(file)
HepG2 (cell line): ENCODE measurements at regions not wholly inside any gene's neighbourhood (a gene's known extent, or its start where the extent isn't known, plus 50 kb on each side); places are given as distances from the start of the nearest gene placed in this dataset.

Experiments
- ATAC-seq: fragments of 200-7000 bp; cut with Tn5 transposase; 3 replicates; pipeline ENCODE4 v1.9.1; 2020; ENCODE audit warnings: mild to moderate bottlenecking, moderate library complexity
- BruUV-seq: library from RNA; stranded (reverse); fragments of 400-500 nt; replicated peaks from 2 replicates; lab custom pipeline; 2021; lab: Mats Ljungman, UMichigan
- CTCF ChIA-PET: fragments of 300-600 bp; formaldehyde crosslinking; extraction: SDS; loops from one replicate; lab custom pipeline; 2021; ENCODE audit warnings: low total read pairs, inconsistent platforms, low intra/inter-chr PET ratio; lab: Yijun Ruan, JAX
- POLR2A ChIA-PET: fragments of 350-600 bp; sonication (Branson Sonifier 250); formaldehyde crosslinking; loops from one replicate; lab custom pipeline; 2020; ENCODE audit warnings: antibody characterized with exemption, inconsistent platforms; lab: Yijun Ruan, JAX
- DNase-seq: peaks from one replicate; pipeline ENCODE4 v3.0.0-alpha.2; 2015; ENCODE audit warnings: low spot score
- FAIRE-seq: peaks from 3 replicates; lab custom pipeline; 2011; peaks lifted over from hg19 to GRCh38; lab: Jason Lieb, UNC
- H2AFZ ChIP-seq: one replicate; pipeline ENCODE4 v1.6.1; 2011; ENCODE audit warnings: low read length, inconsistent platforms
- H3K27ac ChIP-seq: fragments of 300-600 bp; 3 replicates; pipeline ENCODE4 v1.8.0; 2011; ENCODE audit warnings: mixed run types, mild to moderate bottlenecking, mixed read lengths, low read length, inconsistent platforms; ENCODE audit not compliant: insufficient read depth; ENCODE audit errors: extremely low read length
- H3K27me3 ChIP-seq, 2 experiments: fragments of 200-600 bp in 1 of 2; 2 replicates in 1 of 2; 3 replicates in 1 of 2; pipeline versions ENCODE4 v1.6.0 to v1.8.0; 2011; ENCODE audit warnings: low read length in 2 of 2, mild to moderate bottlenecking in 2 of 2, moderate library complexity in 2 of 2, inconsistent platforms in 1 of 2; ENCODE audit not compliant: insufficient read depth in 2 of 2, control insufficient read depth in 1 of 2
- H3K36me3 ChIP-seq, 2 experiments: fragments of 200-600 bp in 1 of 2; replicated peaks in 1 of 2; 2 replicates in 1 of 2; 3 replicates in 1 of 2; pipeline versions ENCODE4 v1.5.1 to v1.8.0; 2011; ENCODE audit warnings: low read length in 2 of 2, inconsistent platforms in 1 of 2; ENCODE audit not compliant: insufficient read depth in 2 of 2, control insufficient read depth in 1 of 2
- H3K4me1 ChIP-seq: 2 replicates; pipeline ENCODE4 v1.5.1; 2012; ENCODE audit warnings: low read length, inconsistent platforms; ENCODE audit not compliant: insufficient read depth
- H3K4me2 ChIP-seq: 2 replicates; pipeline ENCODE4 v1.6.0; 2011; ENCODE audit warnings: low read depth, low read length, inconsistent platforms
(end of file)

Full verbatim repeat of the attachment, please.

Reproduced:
HepG2 (cell line): ENCODE measurements at regions not wholly inside any gene's neighbourhood (a gene's known extent, or its start where the extent isn't known, plus 50 kb on each side); places are given as distances from the start of the nearest gene placed in this dataset.

Experiments
- ATAC-seq: fragments of 200-7000 bp; cut with Tn5 transposase; 3 replicates; pipeline ENCODE4 v1.9.1; 2020; ENCODE audit warnings: mild to moderate bottlenecking, moderate library complexity
- BruUV-seq: library from RNA; stranded (reverse); fragments of 400-500 nt; replicated peaks from 2 replicates; lab custom pipeline; 2021; lab: Mats Ljungman, UMichigan
- CTCF ChIA-PET: fragments of 300-600 bp; formaldehyde crosslinking; extraction: SDS; loops from one replicate; lab custom pipeline; 2021; ENCODE audit warnings: low total read pairs, inconsistent platforms, low intra/inter-chr PET ratio; lab: Yijun Ruan, JAX
- POLR2A ChIA-PET: fragments of 350-600 bp; sonication (Branson Sonifier 250); formaldehyde crosslinking; loops from one replicate; lab custom pipeline; 2020; ENCODE audit warnings: antibody characterized with exemption, inconsistent platforms; lab: Yijun Ruan, JAX
- DNase-seq: peaks from one replicate; pipeline ENCODE4 v3.0.0-alpha.2; 2015; ENCODE audit warnings: low spot score
- FAIRE-seq: peaks from 3 replicates; lab custom pipeline; 2011; peaks lifted over from hg19 to GRCh38; lab: Jason Lieb, UNC
- H2AFZ ChIP-seq: one replicate; pipeline ENCODE4 v1.6.1; 2011; ENCODE audit warnings: low read length, inconsistent platforms
- H3K27ac ChIP-seq: fragments of 300-600 bp; 3 replicates; pipeline ENCODE4 v1.8.0; 2011; ENCODE audit warnings: mixed run types, mild to moderate bottlenecking, mixed read lengths, low read length, inconsistent platforms; ENCODE audit not compliant: insufficient read depth; ENCODE audit errors: extremely low read length
- H3K27me3 ChIP-seq, 2 experiments: fragments of 200-600 bp in 1 of 2; 2 replicates in 1 of 2; 3 replicates in 1 of 2; pipeline versions ENCODE4 v1.6.0 to v1.8.0; 2011; ENCODE audit warnings: low read length in 2 of 2, mild to moderate bottlenecking in 2 of 2, moderate library complexity in 2 of 2, inconsistent platforms in 1 of 2; ENCODE audit not compliant: insufficient read depth in 2 of 2, control insufficient read depth in 1 of 2
- H3K36me3 ChIP-seq, 2 experiments: fragments of 200-600 bp in 1 of 2; replicated peaks in 1 of 2; 2 replicates in 1 of 2; 3 replicates in 1 of 2; pipeline versions ENCODE4 v1.5.1 to v1.8.0; 2011; ENCODE audit warnings: low read length in 2 of 2, inconsistent platforms in 1 of 2; ENCODE audit not compliant: insufficient read depth in 2 of 2, control insufficient read depth in 1 of 2
- H3K4me1 ChIP-seq: 2 replicates; pipeline ENCODE4 v1.5.1; 2012; ENCODE audit warnings: low read length, inconsistent platforms; ENCODE audit not compliant: insufficient read depth
- H3K4me2 ChIP-seq: 2 replicates; pipeline ENCODE4 v1.6.0; 2011; ENCODE audit warnings: low read depth, low read length, inconsistent platforms